Can you explain what you feel this did to our relationship with Catlin?
I’d like to say again that I think that it’s good for us to have a rivalry with Catlin. It’s a natural thing to happen when you have two schools that are so similar and very close. It’s healthy when that rivalry happens in academics and athletics between debate teams and on the soccer fields. But it’s actually disrespectful and undermines our standing in the rivalry to do things like this, whether it happened or not, but assuming that OES kids did go and blatantly disrespect those groundskeepers.
So I would say let the actions on the court or the field speak to that rivalry, and to be a good sport and shake their hands afterwards and be respectful is the spirit and relationship we want to have with Catlin. At the end of the day our schools are extremely similar, and there’s no reason alienate them or undermine that relationship between our two schools.
So this obviously struck a personal chord with you, being a Catlin Alum, what aspect of the situation specifically angers you?
Robin: I would say that it’s actually more than being a Catlin Gabel alum: it’s the trash and the disrespect. That’s it. My motto is: if you make a mess clean it up and if you see a mess clean it up. I care about it. It’s a global thing; it’s not just about a goldfish on the floor in the great hall.
Inability to get at the facts aside, if somebody’s job is to clean up after you; that puts you in a one up position and you need to be very respectful of that person, and that disrespect I would say is probably what offended me the most.
How do you think that situation should be approached and how should those students be addressed?
I wish I knew. Because at this point I was hoping someone would come forward and say that they messed up. I also think that it wasn’t anything malicious, but more that people were excited about the soccer game and were being silly and when someone told them to stop they just ran away, or whatever. That could happen not because people were trying to be mean or snotty, but because it just kind of happened, then they became too embarrassed to come forward. So that is what I picture the situation looked like, rather than something deliberate and malicious.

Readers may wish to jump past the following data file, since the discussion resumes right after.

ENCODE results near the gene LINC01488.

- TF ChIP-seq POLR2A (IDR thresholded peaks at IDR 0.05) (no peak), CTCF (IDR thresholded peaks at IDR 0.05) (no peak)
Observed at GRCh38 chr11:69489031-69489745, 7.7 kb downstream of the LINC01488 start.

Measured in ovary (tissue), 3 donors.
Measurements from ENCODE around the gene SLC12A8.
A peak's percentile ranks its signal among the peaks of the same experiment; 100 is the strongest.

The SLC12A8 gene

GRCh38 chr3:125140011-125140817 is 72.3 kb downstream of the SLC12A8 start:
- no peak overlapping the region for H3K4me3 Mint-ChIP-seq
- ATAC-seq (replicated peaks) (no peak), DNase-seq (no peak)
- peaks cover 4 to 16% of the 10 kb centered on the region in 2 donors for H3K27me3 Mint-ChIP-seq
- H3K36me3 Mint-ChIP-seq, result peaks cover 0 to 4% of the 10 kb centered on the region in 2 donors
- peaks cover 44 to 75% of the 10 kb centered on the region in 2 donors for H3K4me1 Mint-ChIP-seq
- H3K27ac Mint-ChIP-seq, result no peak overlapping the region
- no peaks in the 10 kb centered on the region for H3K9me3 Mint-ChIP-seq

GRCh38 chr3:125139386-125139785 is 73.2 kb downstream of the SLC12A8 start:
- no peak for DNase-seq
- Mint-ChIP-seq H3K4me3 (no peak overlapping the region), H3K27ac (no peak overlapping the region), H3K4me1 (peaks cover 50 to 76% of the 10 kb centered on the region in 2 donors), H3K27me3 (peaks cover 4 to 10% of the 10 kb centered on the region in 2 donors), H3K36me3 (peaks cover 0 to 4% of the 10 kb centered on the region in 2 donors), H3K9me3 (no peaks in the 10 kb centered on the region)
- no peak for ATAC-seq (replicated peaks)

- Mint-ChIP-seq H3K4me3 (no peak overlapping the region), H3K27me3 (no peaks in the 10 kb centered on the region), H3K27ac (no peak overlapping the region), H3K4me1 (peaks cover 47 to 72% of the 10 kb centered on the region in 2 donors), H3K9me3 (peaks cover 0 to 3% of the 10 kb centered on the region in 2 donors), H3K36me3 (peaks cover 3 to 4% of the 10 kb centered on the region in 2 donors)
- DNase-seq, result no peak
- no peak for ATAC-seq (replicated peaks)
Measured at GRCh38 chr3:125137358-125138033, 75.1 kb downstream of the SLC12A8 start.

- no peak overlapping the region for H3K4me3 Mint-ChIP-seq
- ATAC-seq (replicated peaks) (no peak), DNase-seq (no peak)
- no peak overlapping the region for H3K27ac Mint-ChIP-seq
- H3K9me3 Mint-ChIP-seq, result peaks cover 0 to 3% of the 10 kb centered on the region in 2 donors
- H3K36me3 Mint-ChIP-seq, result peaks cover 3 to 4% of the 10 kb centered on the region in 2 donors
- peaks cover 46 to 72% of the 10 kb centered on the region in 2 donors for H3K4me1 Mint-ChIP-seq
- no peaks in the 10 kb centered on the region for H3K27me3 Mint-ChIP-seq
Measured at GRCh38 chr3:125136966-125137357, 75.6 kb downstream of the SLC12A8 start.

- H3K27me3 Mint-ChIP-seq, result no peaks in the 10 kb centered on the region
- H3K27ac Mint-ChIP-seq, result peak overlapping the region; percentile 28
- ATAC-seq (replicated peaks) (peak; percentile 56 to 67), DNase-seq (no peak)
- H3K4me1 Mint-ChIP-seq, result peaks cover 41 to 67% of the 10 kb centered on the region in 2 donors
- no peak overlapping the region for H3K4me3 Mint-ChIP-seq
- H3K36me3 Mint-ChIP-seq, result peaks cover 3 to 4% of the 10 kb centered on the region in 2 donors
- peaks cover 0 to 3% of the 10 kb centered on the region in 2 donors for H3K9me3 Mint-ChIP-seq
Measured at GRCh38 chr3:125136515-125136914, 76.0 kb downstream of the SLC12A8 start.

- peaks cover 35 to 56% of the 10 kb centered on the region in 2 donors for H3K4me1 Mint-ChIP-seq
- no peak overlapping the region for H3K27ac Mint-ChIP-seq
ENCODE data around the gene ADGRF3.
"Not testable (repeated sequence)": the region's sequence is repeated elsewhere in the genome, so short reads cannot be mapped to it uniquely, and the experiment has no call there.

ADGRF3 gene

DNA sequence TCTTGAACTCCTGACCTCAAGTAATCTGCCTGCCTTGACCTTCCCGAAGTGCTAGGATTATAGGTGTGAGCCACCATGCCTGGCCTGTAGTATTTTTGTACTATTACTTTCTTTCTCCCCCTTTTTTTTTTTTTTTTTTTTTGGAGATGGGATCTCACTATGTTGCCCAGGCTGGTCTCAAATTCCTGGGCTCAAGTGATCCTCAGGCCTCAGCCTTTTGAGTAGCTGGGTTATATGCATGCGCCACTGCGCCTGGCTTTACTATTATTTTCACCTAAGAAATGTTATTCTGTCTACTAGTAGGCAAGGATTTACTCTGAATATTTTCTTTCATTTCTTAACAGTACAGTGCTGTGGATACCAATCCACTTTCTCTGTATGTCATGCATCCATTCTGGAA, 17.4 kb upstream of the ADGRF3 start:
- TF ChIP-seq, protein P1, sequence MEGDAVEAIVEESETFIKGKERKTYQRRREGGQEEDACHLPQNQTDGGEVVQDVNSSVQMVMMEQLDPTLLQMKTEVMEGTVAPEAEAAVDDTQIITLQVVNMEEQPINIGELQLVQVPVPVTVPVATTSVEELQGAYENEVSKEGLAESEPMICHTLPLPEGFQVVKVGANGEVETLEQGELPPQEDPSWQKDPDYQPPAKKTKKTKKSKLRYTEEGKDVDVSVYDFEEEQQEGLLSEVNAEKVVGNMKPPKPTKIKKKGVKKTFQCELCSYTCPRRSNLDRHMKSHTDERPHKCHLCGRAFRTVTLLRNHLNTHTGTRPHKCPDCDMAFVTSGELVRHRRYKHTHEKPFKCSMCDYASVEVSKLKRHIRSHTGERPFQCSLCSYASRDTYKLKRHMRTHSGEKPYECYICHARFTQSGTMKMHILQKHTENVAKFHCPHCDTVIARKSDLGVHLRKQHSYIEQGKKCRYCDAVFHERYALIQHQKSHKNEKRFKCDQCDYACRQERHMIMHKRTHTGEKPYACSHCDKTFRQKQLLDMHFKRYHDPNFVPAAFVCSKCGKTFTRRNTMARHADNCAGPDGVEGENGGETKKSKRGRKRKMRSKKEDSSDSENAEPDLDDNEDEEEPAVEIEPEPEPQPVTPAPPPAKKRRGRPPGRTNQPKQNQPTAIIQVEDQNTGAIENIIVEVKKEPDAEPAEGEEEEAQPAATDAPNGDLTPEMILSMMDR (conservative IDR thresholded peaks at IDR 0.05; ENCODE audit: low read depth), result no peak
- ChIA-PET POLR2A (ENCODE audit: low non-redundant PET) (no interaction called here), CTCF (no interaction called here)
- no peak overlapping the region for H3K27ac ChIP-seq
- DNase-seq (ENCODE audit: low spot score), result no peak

What is your hope for the turnout of this situation?
What I would love to see is some students who had nothing to do with that come forward and offer to be involved in putting together the OES Memorial at Catlin. A few people have said in passing that they would like to be involved already.
(I encourage you to email Robin if you are interested in helping in the OES Mt. Hood Climb Memorial)
Anything else you’d like to add?
When we composed the Essential Competencies, (Commit, Connect, Create, Explore) those were made as statements we want an OES student to be able to make. One thing I want the students to be able to say is I clean up. To me that is very important.
I’m getting the sense that people didn’t think what I said, in gathering wasn’t out of line. More people are shocked about it, but I can see it as more of a really careless thing.
Finally, I asked some students and teachers about their thoughts surrounding the incident, how they felt about it and what their initial reactions were.
What were your initial thoughts when Jordan first made the gathering announcement?
“I was shocked. I was trying to think of an OES kid I know that would do that and I can’t think of one. Especially after our game-with the tie there wasn’t much animosity and it was a well played match.” -Rowan B.
What do you think about this situation as a whole, having taught at Catlin before teaching at OES?
“I just really wish we found out who the kids were. I really appreciated Robin’s Speech. She killed it.” -Lauren S.
What did you think about the incident at Catlin Homecoming?
“I feel like that was something an OES student wouldn’t do and the lack of respect that those people had for the Catlin campus was upsetting. We have a relationship with Catlin. For someone to do that was just rude.” -Brenda C.
The bottom line is that what happened at Catlin wasn’t okay, regardless of who did it or why. Nobody is required to go as far as to volunteer their time and energy to make things right with Catlin — though it would be a huge step in the right direction.
What every OES upper school student should do as a result of this event, is be sure to pick up trash in their daily life, and do everything in our power to keep our spaces on and off campus as clean as possible.